The Israelites in their lack of faithfulness and their distrust of God spoke out against God, and God got tired of it. There are consequences to any action. In the case of the Israelites, their unfaithfulness prompts God to send venomous snakes that attack and kill many of them.
This is a difficult story to grasp. It is not a comfortable image of God, and yet we can learn a lot from the actions of the Israelites. They turn away from God, and the consequences are painful. However, they also turn back to God, confess their wrongdoing, and ask for forgiveness. God is faithful and responds with a reminder of the life-giving hope that roots our faith.
We are not unlike these ancient Israelites, and often our behavior is like a serpent that harms our world. Our challenge is to learn how to claim our responsibility and work to repair it. Repentance is an aspect of the season of Lent, and this passage invites us to ask what that looks like in our own lives.
In the wilderness we are tempted, but we have an opportunity to turn back to God. This is often a painful process. Recognizing how our actions have harmed others and asking for forgiveness requires humility. However, to live in the world as God intends requires accountability and personal responsibility.
The path to redemption is a hard one, but God does not leave us in the wilderness alone. Healing is possible. Yet we can’t see that possibility unless we are able to turn toward God and lift up our eyes to see the hope of reconciliation and salvation that God offers. When fear threatens us, we look toward the reminders of God’s love that give us life and sustain us in the wilderness.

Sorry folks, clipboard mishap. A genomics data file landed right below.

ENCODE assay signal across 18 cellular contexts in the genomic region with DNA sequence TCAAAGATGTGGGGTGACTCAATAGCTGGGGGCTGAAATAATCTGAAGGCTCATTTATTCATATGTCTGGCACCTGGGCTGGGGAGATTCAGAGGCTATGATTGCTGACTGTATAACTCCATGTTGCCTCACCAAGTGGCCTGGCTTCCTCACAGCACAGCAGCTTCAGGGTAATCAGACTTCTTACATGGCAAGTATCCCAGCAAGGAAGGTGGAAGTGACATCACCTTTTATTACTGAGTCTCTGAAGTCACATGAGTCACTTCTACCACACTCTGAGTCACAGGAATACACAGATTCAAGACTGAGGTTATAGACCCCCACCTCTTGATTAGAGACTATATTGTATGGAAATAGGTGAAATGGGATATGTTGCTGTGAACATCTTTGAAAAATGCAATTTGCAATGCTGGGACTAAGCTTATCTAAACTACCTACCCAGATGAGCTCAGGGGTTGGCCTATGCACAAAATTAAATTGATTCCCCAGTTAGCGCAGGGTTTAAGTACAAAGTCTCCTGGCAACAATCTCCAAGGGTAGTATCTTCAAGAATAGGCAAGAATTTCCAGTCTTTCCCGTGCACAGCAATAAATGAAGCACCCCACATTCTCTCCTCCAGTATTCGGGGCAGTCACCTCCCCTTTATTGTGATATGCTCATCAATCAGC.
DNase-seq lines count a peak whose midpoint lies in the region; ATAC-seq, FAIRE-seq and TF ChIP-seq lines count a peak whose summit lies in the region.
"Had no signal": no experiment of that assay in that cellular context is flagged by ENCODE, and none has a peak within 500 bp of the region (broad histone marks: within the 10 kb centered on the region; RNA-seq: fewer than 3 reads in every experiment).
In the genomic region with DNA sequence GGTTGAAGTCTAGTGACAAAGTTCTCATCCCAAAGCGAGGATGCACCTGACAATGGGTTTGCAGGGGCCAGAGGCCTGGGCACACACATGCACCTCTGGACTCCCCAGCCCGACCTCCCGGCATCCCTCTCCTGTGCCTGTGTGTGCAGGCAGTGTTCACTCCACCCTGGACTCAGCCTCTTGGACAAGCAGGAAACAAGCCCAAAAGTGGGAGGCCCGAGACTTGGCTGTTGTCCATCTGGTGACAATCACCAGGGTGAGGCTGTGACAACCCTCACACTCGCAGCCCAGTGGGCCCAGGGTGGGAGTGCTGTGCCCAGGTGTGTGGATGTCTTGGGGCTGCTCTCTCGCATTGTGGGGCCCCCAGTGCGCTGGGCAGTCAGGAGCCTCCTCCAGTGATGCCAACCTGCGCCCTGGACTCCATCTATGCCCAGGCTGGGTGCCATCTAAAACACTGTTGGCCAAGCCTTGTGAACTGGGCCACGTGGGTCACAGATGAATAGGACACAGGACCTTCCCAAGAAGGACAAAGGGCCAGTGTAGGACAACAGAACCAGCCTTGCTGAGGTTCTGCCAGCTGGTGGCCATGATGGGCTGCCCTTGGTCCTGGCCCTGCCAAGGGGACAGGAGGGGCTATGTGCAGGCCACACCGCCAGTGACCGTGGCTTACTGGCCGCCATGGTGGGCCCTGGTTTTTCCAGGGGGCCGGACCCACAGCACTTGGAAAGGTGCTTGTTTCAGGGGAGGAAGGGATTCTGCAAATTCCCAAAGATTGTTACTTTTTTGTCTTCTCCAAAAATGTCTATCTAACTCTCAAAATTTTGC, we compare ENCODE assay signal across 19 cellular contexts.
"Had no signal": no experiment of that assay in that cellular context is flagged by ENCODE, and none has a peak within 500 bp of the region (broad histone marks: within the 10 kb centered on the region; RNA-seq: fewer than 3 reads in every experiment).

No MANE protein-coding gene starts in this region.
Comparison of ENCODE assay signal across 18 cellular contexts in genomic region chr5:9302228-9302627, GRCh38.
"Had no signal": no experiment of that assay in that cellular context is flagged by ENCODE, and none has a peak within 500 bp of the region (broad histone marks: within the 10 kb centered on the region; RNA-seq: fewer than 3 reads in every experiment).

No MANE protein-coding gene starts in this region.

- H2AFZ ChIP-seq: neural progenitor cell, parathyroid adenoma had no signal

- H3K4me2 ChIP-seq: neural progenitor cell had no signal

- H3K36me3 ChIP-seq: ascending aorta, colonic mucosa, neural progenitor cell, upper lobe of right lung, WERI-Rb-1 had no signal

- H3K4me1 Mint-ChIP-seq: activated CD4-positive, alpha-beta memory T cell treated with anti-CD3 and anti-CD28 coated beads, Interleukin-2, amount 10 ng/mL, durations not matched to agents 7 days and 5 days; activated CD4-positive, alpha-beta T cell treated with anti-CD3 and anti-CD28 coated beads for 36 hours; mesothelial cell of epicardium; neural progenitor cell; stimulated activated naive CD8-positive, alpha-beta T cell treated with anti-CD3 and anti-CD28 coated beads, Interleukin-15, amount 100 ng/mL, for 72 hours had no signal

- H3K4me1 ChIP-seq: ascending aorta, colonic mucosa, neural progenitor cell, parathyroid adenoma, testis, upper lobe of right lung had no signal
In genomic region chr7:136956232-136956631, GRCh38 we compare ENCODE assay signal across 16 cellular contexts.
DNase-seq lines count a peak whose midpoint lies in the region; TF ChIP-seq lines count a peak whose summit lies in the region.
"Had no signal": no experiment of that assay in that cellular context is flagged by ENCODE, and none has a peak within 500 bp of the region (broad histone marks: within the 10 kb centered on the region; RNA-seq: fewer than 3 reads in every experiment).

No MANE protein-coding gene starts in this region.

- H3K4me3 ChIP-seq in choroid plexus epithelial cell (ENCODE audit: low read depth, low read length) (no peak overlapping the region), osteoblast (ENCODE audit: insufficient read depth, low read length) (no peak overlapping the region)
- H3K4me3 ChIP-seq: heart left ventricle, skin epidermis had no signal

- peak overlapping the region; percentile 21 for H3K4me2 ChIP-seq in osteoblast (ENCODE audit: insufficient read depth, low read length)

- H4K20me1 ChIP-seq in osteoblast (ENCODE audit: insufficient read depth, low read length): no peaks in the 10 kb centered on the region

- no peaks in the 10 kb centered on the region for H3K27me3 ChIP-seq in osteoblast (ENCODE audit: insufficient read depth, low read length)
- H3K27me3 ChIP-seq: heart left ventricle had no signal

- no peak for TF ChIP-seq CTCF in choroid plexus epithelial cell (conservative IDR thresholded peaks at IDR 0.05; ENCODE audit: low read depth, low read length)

God, help me to turn toward you and to lift up my eyes to see the reminders of your life-sustaining love. Amen.
Sometimes we get ourselves into trouble by our words and actions. It’s okay to admit it. It happens to all of us. The Israelites experienced this when their constant grumbling provoked God’s wrath in Numbers 21. Yet even in this story, God provides the means of salvation. The psalmist echoes the refrain that when we put ourselves in bad positions, we may cry out to the Lord for deliverance. We read in Ephesians that all of us were living in disobedience to God, but God has done all the work of reconciliation by grace given through Christ Jesus. John ties all this together, gesturing to the story in Numbers 21 to teach us that Christ is the means of restoration and salvation for all who believe in him.
Read Numbers 21:4-9. When do you complain to God? Does your complaining ever interfere with your sense of God’s presence with you?
Read Psalm 107:1-3, 17-22. What practice helps you to thank God each day for God’s steadfast love?
Read Ephesians 2:1-10. How does your sense of God’s salvation and grace move you to do good works?
Read John 3:14-21. How do you act as a creature of light in the world? What are your “deeds that have been done in God”?
Respond by posting a prayer.
I join many of those who will pray for you as you seek to discern what you are called to be at this moment. May God grant you the courage to fulfill that calling. May we all open our eyes and see the misery, open our ears and hear the cries of God’s people, and, like God through the Lord Jesus Christ, be incarnate amongst them.”
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